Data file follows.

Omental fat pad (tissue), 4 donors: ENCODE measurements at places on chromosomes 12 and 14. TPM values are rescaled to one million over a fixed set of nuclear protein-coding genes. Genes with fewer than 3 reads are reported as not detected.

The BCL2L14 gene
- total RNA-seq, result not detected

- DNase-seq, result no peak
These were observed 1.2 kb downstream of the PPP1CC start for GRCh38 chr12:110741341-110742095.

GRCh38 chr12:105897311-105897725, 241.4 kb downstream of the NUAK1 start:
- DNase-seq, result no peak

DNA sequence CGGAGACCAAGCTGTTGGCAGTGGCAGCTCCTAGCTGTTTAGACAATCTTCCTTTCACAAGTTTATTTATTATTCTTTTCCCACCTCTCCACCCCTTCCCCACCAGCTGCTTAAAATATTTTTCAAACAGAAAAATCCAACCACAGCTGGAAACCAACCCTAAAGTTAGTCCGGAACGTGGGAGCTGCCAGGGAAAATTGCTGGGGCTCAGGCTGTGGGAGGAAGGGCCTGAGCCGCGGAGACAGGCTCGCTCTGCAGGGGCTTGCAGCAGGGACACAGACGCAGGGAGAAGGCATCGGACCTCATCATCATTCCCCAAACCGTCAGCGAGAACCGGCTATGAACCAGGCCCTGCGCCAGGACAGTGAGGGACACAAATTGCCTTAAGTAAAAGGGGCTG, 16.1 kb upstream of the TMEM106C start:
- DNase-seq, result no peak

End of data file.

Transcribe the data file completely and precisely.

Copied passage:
Omental fat pad (tissue), 4 donors: ENCODE measurements at places on chromosomes 12 and 14. TPM values are rescaled to one million over a fixed set of nuclear protein-coding genes. Genes with fewer than 3 reads are reported as not detected.

The BCL2L14 gene
- total RNA-seq, result not detected

- DNase-seq, result no peak
These were observed 1.2 kb downstream of the PPP1CC start for GRCh38 chr12:110741341-110742095.

GRCh38 chr12:105897311-105897725, 241.4 kb downstream of the NUAK1 start:
- DNase-seq, result no peak

DNA sequence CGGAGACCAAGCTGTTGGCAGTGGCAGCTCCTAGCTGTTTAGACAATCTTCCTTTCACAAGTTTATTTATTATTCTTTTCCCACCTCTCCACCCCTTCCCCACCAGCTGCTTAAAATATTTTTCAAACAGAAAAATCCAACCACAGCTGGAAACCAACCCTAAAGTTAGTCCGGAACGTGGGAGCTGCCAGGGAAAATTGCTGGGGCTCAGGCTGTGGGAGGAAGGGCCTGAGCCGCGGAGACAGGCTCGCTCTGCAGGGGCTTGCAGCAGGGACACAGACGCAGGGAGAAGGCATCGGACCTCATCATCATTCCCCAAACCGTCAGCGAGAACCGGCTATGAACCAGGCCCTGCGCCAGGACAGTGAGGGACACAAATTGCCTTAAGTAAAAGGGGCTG, 16.1 kb upstream of the TMEM106C start:
- DNase-seq, result no peak